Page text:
Golf·CANADIAN OPEN

PGA star Brooks Koepka 'couldn't care less' about winning Canadian Open

A couple of key changes have stacked the odds against Dustin Johnson as he tries to defend his RBC Canadian Open title.

4-time major winner only using tournament as preparation for next week's U.S. Open

American Brooks Koepka said Wednesday he's not concerned about winning this week's Canadian Open, only preparing for next week's U.S. Open where he is the two-time defending champion. (Charles Krupa/Associated Press)

Brooks Koepka arrived at this week's Canadian Open as the star attraction but said he does not really care about his result as long as he leaves with his game sharp ahead of next week's U.S. Open.

Two-times defending U.S. Open champion Koepka has played the week before each of his four major championship victories, and is happy to use the preceding event as a tune-up for the bigger stakes that follow.

"It doesn't really matter about the result. I couldn't care less what happens," the American said on Wednesday at Hamilton Golf and Country Club in Ontario, a comment that will not win any prizes for diplomacy.

"It's just how I feel I've played, am I hitting enough good shots and really finding a rhythm?

"I just want to feel good going into next week."

The U.S. Open runs from June 13-16 at Pebble Beach, where the 29-year-old has a chance to become the first player in over a century to win the tournament in three consecutive years.

Koepka had two weeks off after winning the PGA Championship at Bethpage last month, and says he did not touch a club during the fortnight, preferring to relax before hopefully playing his way back into form in Canada.

"As long as I can leave feeling confident, striking the ball very well, starting it where I want to, finishing where I want to, hit some good putts, it doesn't matter if they go in or not, I just want to feel confident leaving."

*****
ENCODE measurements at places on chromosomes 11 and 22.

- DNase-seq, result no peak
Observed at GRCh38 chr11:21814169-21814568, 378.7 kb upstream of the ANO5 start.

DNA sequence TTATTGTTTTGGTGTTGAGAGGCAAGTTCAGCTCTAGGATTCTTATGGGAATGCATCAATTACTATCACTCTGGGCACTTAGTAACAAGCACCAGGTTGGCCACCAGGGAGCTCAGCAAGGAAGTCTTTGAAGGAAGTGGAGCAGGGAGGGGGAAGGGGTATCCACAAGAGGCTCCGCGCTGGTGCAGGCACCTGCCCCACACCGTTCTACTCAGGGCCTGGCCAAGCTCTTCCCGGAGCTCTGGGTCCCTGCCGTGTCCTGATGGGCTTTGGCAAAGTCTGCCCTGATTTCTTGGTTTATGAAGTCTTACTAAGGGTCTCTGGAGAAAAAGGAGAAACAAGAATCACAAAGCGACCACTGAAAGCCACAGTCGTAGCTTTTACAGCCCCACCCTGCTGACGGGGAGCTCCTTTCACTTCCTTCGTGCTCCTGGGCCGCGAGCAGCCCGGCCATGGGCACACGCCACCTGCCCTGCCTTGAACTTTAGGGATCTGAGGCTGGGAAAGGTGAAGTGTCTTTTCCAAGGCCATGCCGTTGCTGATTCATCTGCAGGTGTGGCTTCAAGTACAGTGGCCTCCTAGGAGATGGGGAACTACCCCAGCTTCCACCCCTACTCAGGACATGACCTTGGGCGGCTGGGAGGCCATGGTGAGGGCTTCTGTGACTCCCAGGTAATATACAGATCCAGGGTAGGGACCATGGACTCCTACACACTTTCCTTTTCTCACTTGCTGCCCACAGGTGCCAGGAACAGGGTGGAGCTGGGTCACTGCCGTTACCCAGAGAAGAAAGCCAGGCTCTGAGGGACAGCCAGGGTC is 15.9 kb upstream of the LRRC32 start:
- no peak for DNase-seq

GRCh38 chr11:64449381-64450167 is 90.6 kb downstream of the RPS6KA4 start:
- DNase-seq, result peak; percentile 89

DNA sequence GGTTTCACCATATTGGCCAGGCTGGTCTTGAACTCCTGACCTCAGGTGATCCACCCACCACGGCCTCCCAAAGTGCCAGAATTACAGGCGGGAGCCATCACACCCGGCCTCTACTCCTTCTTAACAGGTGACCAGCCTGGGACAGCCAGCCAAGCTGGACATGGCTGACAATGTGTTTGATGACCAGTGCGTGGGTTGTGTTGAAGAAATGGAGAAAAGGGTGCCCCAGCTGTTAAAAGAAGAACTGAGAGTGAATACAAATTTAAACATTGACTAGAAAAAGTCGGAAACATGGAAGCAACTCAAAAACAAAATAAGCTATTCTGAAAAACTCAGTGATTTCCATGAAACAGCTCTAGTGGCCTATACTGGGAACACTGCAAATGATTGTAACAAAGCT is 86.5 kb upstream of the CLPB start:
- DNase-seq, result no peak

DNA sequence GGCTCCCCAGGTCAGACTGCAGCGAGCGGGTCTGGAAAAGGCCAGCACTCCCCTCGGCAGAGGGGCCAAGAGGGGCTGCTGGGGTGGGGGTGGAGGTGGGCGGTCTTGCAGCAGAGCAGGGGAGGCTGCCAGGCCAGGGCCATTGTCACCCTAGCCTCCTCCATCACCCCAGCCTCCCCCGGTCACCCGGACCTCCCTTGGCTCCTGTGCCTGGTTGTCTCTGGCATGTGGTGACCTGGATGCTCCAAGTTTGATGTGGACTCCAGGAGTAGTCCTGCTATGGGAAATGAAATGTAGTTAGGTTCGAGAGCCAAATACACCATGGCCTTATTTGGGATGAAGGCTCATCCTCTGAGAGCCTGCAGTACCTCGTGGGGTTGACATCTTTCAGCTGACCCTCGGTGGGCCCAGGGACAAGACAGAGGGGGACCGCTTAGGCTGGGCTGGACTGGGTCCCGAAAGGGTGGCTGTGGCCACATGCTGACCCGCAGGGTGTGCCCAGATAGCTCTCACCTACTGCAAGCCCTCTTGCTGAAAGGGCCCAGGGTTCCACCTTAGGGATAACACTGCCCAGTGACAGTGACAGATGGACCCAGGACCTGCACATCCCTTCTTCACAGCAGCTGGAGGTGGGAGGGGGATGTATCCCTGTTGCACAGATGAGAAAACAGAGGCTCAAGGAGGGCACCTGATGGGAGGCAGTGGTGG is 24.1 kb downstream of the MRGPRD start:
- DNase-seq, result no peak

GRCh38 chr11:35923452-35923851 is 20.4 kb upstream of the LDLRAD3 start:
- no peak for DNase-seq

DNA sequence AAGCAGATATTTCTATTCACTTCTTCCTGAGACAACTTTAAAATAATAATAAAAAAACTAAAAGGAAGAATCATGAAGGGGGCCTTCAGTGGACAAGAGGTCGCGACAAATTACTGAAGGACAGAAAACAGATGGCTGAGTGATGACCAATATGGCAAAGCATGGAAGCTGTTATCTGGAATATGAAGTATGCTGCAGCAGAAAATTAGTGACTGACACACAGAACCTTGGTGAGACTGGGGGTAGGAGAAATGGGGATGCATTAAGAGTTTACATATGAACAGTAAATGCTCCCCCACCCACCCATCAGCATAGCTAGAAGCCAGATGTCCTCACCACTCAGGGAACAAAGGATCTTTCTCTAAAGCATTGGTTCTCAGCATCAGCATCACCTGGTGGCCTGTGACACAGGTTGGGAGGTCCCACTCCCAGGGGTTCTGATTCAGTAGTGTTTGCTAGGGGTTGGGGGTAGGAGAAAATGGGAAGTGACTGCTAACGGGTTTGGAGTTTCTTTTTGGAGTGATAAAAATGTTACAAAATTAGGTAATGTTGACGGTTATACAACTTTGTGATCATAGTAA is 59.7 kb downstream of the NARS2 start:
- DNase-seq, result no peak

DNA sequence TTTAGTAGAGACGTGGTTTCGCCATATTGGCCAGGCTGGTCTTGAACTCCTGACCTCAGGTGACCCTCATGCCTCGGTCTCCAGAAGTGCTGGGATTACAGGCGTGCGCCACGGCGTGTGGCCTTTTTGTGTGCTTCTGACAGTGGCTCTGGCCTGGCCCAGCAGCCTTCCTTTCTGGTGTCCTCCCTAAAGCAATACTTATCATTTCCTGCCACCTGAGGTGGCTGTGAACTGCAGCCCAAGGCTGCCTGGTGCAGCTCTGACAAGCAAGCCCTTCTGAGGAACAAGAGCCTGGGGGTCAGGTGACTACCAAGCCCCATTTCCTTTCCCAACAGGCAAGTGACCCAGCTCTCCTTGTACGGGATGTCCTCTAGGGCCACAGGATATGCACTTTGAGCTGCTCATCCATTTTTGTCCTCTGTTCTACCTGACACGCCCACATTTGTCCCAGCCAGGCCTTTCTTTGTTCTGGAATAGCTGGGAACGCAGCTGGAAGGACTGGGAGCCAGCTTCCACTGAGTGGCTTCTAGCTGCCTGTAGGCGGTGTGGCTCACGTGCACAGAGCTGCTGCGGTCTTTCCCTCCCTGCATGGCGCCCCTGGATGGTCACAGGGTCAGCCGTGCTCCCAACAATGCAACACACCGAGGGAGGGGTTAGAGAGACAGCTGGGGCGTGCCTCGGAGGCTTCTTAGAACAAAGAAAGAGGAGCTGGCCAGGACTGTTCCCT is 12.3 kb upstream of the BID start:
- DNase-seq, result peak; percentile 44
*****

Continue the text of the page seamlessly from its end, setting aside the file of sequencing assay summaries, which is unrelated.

The Canadian Open is the world's third oldest national championship, first played in 1904, and it has a bumper field this year after moving to an earlier timeslot in the schedule.

Defending champion Dustin Johnson is playing, Rory McIlroy makes his first appearance, while Justin Thomas is teeing up as he plays his way back from a wrist injury that caused him to miss the PGA Championship.

Officials have presented a Hamilton course with plenty of rough, which prompted a thumbs up from Koepka.

"I think it's actually a perfect set-up for next week," he said.

Dustin Johnson shot a 6-under 66 in the final round last year to win the Canadian Open at Glen Abbey. This week's tournament is at Hamilton Golf and Country Club. (Frank Gunn/Canadian Press)

A couple of key changes have stacked the odds against Dustin Johnson as he tries to defend his Canadian Open title.

The No. 2 golfer in the world pulled away from the field after a nearly two-hour rain delay to win his first Canadian Open last year, firing 6-under 66 in last year's final round to finish at 23 under. But this year the only Canadian stop on the PGA Tour has moved from Glen Abbey Golf Club, a course Johnson is familiar with, to Hamilton Golf and Country Club.